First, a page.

The generation gap

There she was, the plump, loving mum who came and spent at week at her daughter’s university out of concern for second degree burns that the young girl had sustained when boiling water spilt on her while she was pouring tea. And so at every given moment the mother would lovingly change her bandages and warn her to be careful.
And then there was the pretty daughter. She was full of conflicting emotions: so excited about coming to a great university, and so embarrassed by her mum being around her, when all the other students had come to campus independently. One day when she was attending an open lawn party with the other freshers, her mum walked by and told her to be careful and not dance too much so that her burns could heal.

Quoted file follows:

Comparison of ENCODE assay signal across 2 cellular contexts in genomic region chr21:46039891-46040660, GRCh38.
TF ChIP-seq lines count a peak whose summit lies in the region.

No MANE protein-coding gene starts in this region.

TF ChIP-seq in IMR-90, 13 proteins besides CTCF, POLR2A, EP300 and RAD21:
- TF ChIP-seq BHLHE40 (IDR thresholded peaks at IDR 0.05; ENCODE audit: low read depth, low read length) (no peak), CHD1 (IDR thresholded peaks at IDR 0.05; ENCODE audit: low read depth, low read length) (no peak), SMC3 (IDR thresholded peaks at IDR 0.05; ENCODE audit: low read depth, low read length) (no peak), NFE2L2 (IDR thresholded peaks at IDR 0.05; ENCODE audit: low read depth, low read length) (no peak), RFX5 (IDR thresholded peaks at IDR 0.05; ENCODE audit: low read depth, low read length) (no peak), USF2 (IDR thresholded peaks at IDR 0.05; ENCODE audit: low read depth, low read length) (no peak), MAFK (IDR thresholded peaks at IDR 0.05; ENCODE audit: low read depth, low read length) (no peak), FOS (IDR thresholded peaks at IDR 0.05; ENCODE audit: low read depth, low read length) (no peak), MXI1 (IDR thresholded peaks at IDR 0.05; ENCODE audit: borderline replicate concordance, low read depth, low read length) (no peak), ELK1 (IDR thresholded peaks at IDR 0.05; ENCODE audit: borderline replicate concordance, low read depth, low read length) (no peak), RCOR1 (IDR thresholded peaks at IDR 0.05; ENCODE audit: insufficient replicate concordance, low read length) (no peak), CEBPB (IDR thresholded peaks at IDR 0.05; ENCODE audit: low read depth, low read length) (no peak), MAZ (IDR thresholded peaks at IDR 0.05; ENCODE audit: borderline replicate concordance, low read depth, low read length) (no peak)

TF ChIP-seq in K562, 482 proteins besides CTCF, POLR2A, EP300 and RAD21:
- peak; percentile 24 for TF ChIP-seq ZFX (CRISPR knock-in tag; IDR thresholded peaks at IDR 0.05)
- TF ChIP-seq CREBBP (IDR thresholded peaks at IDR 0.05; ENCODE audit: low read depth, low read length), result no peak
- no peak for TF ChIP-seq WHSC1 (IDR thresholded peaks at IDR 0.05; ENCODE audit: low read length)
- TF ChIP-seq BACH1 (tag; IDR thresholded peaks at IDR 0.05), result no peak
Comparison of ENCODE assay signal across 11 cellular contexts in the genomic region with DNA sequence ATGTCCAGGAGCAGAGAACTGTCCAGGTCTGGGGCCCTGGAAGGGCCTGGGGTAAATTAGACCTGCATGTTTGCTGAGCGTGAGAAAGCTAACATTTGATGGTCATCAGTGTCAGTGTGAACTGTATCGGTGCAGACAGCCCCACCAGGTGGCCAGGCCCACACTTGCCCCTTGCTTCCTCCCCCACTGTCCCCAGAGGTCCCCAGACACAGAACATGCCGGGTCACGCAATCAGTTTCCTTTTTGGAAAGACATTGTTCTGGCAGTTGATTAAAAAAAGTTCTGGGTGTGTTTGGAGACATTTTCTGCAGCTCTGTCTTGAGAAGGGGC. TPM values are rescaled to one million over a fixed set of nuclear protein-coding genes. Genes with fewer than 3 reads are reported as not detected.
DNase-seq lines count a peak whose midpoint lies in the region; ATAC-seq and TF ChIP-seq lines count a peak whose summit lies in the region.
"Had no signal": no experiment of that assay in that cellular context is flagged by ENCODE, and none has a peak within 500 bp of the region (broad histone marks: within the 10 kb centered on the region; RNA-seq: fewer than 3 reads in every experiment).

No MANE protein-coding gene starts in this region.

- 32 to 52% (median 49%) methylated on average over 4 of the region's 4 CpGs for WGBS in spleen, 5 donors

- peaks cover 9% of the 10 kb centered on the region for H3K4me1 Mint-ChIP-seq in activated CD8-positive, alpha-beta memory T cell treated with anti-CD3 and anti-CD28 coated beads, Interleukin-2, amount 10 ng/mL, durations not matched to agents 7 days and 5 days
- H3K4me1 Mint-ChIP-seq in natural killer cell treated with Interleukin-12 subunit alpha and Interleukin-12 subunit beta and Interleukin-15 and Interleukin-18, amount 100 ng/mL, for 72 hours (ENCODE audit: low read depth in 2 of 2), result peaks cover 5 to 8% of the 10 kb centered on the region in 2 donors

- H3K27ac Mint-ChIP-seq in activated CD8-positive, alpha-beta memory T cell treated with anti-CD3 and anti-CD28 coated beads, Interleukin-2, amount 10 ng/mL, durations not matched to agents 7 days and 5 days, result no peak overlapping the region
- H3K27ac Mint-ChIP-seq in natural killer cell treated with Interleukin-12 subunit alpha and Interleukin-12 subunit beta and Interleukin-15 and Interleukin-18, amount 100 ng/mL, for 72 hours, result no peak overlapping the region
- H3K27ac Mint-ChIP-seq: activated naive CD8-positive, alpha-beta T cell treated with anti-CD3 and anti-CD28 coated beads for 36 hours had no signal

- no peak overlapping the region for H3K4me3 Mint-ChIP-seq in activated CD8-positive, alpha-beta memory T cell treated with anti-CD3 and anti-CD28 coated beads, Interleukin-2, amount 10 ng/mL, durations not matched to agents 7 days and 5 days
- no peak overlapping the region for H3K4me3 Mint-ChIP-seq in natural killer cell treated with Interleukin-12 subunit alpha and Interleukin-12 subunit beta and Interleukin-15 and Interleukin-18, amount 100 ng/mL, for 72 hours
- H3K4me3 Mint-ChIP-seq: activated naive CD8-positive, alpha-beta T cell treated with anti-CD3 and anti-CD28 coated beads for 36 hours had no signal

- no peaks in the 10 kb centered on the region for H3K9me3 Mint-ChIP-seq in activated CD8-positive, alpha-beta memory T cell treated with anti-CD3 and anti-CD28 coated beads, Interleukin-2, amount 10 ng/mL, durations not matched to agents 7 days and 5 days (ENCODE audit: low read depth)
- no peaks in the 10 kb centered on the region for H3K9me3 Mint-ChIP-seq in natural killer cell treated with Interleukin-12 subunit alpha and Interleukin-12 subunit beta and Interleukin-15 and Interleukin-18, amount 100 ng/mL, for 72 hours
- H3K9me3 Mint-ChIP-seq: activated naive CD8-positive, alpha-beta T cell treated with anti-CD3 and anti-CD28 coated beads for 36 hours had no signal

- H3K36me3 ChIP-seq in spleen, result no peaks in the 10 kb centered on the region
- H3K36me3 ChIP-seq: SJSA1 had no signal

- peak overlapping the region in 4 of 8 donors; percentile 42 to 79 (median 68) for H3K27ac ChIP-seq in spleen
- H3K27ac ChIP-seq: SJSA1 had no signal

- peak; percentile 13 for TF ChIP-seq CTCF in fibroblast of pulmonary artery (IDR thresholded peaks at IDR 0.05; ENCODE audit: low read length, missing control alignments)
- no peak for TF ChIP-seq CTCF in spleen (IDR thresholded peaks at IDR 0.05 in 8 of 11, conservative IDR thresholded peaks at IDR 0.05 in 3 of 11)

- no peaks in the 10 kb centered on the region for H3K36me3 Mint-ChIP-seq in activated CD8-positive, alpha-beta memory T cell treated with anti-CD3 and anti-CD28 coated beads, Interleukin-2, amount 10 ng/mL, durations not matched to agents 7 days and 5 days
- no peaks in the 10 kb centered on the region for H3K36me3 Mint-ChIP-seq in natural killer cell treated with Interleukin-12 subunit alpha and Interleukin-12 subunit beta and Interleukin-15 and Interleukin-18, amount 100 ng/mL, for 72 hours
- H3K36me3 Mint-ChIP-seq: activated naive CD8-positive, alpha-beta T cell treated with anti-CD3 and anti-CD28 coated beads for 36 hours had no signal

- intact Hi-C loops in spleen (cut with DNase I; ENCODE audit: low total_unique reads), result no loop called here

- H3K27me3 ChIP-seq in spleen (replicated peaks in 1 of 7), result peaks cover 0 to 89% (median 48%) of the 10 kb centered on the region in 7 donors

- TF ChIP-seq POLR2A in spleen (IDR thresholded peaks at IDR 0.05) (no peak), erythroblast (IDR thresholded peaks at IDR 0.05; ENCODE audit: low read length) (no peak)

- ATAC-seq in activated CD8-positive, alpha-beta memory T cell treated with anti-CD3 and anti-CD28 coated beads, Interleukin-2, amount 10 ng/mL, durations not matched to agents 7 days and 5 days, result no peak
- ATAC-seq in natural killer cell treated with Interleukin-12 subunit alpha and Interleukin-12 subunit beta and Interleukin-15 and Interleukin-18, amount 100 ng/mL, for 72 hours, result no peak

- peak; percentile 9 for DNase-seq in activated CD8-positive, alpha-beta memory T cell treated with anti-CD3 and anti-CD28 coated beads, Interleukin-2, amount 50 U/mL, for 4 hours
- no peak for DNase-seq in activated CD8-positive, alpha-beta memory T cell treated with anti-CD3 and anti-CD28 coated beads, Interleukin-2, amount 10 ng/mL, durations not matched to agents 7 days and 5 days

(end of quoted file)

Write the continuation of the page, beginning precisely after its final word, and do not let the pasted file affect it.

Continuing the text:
“Go away mum. I am with my new friends. You are embarrassing me,” she said.
The mother walked away, sighed, and thought of how she had sacrificed promotion opportunities at work so as to be able to devote more time to her children. And for what? For this day, when her daughter effortlessly put a group of new friends on a pedestal, and who chided her for dressing up in an old fashioned way.
The social exchange theory of Homas is based on the idea that all relationships are based on give-and-take. This perspective argues that people calculate the overall worth of a particular relationship by subtracting its costs from the rewards it provides.
I wonder what ‘reward’ this mother got for the relationship with her daughter?

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